That tagline still rings true. The 2007 FX45 sets the bar low for utility, but its energetic acceleration and sharp handling will leave drivers confused: Is this a 4,400-pound SUV or a king-sized version of Nissan's 350Z sports car?
In the four years since the FX45 debuted, like-minded competitors from BMW, Mercedes-Benz and Audi have reached new heights in design, technology and cabin quality. But the Infiniti doesn't feel a great distance behind, and it performs with the best of them. Factor in its $50,000 starting price — a relative bargain, given the litany of standard features — and it is well worth a look.
Two Parts Sport
Infiniti's acclaimed 4.5-liter V-8 is standard in the FX45. It makes 320 horsepower and 335 pounds-feet of torque and teams with a five-speed automatic transmission. All-wheel drive is standard. The FX35, listed separately in Cars.com's Research section, gets a 275-hp V-6 and rear-wheel drive, with all-wheel drive optional.
The driveline can split power 50/50 between the front and rear axles, but under most conditions it sends more power to the rear. As such, the FX45 feels like a traditional rear-wheel-drive sports car: It pushes, rather than pulls, you forward. The V-8 wastes little time on such efforts, offering fluid bursts of power from a standing start. The transmission is equally agreeable, with wide first and second gears for the engine to rev high and produce even more power. It can do so with just a modest prod on the accelerator — no flooring required.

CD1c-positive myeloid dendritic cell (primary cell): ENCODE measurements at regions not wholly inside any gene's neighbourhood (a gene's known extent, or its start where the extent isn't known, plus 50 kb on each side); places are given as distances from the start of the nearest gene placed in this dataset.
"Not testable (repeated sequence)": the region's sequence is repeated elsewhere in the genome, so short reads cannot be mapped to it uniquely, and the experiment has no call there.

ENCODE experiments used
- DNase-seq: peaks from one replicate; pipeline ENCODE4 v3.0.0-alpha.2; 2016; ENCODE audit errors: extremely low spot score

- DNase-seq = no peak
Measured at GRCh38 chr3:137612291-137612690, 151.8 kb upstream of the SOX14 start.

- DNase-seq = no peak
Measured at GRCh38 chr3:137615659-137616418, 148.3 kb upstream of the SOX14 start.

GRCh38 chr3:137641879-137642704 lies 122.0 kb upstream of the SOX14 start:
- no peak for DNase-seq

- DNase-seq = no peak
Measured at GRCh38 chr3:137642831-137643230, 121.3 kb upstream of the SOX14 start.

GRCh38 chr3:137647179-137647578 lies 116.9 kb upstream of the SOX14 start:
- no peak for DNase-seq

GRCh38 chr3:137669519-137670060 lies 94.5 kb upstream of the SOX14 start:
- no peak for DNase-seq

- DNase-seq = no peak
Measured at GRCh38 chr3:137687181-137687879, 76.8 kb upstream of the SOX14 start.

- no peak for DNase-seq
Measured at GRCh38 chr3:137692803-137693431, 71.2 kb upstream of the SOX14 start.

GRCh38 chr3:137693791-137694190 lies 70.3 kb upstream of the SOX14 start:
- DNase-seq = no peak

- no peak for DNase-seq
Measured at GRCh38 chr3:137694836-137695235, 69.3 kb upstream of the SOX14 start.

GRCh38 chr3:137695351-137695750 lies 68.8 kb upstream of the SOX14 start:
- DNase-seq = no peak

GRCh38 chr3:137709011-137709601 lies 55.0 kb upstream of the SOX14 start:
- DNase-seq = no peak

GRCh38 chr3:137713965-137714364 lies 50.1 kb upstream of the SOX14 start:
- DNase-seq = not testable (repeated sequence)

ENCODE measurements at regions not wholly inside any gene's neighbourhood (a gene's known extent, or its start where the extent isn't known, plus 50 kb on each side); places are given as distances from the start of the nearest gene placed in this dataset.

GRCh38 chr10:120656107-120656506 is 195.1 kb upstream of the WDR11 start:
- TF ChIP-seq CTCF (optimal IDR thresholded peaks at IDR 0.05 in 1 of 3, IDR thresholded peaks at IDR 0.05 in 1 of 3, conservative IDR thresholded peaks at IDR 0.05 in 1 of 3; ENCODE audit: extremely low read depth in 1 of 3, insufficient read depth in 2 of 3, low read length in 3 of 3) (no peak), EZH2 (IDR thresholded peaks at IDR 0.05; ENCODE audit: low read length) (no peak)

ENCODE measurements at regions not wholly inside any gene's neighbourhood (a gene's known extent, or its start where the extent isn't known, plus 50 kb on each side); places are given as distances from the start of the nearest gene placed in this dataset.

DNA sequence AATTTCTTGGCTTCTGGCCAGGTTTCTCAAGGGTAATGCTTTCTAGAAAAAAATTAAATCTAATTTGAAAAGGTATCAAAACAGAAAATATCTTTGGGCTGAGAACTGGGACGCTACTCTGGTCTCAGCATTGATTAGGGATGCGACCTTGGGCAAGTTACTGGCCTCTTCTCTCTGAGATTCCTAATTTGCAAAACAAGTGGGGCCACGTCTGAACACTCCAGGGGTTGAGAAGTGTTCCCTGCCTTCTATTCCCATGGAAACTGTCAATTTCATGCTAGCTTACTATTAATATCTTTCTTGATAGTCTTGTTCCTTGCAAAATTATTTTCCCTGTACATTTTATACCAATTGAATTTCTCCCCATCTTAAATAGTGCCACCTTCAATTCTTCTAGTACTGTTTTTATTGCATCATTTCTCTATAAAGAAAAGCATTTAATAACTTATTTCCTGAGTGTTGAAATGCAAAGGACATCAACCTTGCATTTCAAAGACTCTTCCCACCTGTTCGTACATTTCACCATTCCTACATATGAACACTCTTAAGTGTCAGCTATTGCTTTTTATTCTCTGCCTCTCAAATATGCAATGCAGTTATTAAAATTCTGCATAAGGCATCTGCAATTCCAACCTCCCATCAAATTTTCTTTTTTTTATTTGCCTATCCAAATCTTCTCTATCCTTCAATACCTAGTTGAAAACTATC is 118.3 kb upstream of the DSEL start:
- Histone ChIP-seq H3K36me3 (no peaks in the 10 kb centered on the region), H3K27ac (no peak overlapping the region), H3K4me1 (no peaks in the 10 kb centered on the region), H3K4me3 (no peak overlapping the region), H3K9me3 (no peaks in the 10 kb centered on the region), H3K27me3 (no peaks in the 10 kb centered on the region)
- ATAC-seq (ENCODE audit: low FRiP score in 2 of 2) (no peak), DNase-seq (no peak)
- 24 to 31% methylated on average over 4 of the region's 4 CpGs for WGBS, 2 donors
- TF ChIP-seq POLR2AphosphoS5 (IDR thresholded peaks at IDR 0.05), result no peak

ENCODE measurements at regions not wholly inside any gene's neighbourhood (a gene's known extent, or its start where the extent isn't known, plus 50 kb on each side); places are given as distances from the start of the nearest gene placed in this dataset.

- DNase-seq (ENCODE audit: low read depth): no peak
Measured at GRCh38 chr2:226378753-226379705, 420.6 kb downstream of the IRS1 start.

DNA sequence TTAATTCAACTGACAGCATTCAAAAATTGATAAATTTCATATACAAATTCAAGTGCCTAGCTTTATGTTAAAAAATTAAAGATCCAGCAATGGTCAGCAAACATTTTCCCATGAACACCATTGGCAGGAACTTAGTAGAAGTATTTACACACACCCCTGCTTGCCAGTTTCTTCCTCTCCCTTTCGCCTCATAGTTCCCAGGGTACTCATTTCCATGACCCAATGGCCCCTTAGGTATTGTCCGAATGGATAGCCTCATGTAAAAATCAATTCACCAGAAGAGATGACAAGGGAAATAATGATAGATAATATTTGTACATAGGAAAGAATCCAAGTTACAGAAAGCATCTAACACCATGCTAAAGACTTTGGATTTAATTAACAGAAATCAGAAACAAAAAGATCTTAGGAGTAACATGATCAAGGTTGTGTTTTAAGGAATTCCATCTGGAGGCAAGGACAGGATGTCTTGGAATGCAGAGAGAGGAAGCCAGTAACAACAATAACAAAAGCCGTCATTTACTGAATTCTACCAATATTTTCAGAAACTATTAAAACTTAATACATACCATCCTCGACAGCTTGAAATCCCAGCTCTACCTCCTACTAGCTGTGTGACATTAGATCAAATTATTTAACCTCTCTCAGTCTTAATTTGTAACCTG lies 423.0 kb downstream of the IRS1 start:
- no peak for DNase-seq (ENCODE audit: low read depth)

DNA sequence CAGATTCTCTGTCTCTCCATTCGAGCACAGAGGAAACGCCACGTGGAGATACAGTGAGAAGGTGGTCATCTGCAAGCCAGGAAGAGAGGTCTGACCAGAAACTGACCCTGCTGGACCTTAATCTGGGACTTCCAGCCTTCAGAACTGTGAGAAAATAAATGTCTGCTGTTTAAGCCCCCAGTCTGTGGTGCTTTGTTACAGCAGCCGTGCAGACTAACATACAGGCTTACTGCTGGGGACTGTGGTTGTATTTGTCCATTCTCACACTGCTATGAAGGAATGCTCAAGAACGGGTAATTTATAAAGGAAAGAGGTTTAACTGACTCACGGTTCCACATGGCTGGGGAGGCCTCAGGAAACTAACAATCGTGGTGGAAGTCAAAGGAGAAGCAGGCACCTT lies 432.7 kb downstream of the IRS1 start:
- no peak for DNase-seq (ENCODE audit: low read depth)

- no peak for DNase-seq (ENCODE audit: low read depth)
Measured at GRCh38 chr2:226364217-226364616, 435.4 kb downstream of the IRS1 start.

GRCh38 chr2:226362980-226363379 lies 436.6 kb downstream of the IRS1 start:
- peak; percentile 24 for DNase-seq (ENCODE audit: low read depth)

On the highway, I was able to pass with confidence, pulling briskly from 60 mph to 70 mph without the automatic downshifting. When downshifts are needed, the high-end power becomes downright exhilarating.
Naturally, none of this comes for free. With the big V-8 and all-wheel drive, the FX45 gets just 16 mpg in combined city and highway driving, according to EPA estimates.
The three-spoke steering wheel can be something of a bear around the parking lot, with minimal power assistance and sections of lumpy, unresponsive turning. It straightens itself out at higher speeds, rendering course changes with reasonable precision.
On the highway, the four-wheel-independent suspension imparts a solid feel, with no unsolicited jitters seeping into the cabin. Quick lane changes induce noticeable body roll, but under most situations it's well mitigated. On bumpy roads, the ride becomes a bit rough, as the 20-inch wheels and thin all-season tires don't offer a lot of cushioning. (Eighteen-inch wheels and thicker tires, which presumably offer better ride comfort, are available on the FX35.)
Around corners, the FX45 feels rear-heavy, more so than its 54/46 front-to-rear weight distribution would suggest. Stomp on the accelerator too quickly, and the back end can easily come loose. The standard electronic stability system allows plenty of slippage before intervening, too.